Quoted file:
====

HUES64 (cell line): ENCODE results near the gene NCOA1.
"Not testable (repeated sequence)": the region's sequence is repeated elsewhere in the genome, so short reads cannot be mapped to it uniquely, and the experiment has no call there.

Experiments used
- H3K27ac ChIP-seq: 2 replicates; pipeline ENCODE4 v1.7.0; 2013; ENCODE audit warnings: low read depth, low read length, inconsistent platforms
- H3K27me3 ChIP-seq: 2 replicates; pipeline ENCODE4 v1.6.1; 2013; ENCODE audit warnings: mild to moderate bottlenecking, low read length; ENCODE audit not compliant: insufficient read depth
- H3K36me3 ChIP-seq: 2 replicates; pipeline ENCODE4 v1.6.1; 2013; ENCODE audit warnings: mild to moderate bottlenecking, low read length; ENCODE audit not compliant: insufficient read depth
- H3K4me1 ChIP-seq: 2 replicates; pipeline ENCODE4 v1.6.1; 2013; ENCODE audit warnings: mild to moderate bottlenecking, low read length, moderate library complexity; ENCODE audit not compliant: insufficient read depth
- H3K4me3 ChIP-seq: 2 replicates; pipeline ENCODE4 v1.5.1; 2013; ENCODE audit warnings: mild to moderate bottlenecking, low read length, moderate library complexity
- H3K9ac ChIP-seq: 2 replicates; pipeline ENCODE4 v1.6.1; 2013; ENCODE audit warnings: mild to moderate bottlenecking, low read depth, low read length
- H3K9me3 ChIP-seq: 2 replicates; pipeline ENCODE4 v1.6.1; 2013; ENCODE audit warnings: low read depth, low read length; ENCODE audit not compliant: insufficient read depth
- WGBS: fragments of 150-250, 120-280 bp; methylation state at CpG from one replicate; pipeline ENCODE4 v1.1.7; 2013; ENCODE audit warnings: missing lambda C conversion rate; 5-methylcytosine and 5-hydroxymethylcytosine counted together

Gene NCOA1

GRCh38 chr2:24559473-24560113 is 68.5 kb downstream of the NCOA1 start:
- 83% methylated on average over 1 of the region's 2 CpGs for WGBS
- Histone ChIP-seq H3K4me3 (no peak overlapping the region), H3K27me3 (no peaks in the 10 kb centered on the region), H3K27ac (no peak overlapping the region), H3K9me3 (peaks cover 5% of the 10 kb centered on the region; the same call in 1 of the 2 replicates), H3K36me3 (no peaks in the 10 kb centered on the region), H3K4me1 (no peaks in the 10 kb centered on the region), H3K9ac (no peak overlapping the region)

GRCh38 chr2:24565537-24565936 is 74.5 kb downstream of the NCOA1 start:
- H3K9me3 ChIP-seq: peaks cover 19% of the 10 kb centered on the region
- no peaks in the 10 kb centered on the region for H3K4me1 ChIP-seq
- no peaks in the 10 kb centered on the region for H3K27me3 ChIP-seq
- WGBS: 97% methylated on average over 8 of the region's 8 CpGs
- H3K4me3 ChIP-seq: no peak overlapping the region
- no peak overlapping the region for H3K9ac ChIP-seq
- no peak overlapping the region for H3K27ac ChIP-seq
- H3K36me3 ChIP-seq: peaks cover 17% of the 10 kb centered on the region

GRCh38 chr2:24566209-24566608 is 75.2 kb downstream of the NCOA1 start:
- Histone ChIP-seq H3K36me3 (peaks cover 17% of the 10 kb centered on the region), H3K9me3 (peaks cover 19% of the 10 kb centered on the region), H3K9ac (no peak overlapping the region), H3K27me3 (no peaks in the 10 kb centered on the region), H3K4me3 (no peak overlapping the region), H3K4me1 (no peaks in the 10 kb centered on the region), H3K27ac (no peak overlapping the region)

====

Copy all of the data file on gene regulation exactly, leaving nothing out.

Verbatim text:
HUES64 (cell line): ENCODE results near the gene NCOA1.
"Not testable (repeated sequence)": the region's sequence is repeated elsewhere in the genome, so short reads cannot be mapped to it uniquely, and the experiment has no call there.

Experiments used
- H3K27ac ChIP-seq: 2 replicates; pipeline ENCODE4 v1.7.0; 2013; ENCODE audit warnings: low read depth, low read length, inconsistent platforms
- H3K27me3 ChIP-seq: 2 replicates; pipeline ENCODE4 v1.6.1; 2013; ENCODE audit warnings: mild to moderate bottlenecking, low read length; ENCODE audit not compliant: insufficient read depth
- H3K36me3 ChIP-seq: 2 replicates; pipeline ENCODE4 v1.6.1; 2013; ENCODE audit warnings: mild to moderate bottlenecking, low read length; ENCODE audit not compliant: insufficient read depth
- H3K4me1 ChIP-seq: 2 replicates; pipeline ENCODE4 v1.6.1; 2013; ENCODE audit warnings: mild to moderate bottlenecking, low read length, moderate library complexity; ENCODE audit not compliant: insufficient read depth
- H3K4me3 ChIP-seq: 2 replicates; pipeline ENCODE4 v1.5.1; 2013; ENCODE audit warnings: mild to moderate bottlenecking, low read length, moderate library complexity
- H3K9ac ChIP-seq: 2 replicates; pipeline ENCODE4 v1.6.1; 2013; ENCODE audit warnings: mild to moderate bottlenecking, low read depth, low read length
- H3K9me3 ChIP-seq: 2 replicates; pipeline ENCODE4 v1.6.1; 2013; ENCODE audit warnings: low read depth, low read length; ENCODE audit not compliant: insufficient read depth
- WGBS: fragments of 150-250, 120-280 bp; methylation state at CpG from one replicate; pipeline ENCODE4 v1.1.7; 2013; ENCODE audit warnings: missing lambda C conversion rate; 5-methylcytosine and 5-hydroxymethylcytosine counted together

Gene NCOA1

GRCh38 chr2:24559473-24560113 is 68.5 kb downstream of the NCOA1 start:
- 83% methylated on average over 1 of the region's 2 CpGs for WGBS
- Histone ChIP-seq H3K4me3 (no peak overlapping the region), H3K27me3 (no peaks in the 10 kb centered on the region), H3K27ac (no peak overlapping the region), H3K9me3 (peaks cover 5% of the 10 kb centered on the region; the same call in 1 of the 2 replicates), H3K36me3 (no peaks in the 10 kb centered on the region), H3K4me1 (no peaks in the 10 kb centered on the region), H3K9ac (no peak overlapping the region)

GRCh38 chr2:24565537-24565936 is 74.5 kb downstream of the NCOA1 start:
- H3K9me3 ChIP-seq: peaks cover 19% of the 10 kb centered on the region
- no peaks in the 10 kb centered on the region for H3K4me1 ChIP-seq
- no peaks in the 10 kb centered on the region for H3K27me3 ChIP-seq
- WGBS: 97% methylated on average over 8 of the region's 8 CpGs
- H3K4me3 ChIP-seq: no peak overlapping the region
- no peak overlapping the region for H3K9ac ChIP-seq
- no peak overlapping the region for H3K27ac ChIP-seq
- H3K36me3 ChIP-seq: peaks cover 17% of the 10 kb centered on the region

GRCh38 chr2:24566209-24566608 is 75.2 kb downstream of the NCOA1 start:
- Histone ChIP-seq H3K36me3 (peaks cover 17% of the 10 kb centered on the region), H3K9me3 (peaks cover 19% of the 10 kb centered on the region), H3K9ac (no peak overlapping the region), H3K27me3 (no peaks in the 10 kb centered on the region), H3K4me3 (no peak overlapping the region), H3K4me1 (no peaks in the 10 kb centered on the region), H3K27ac (no peak overlapping the region)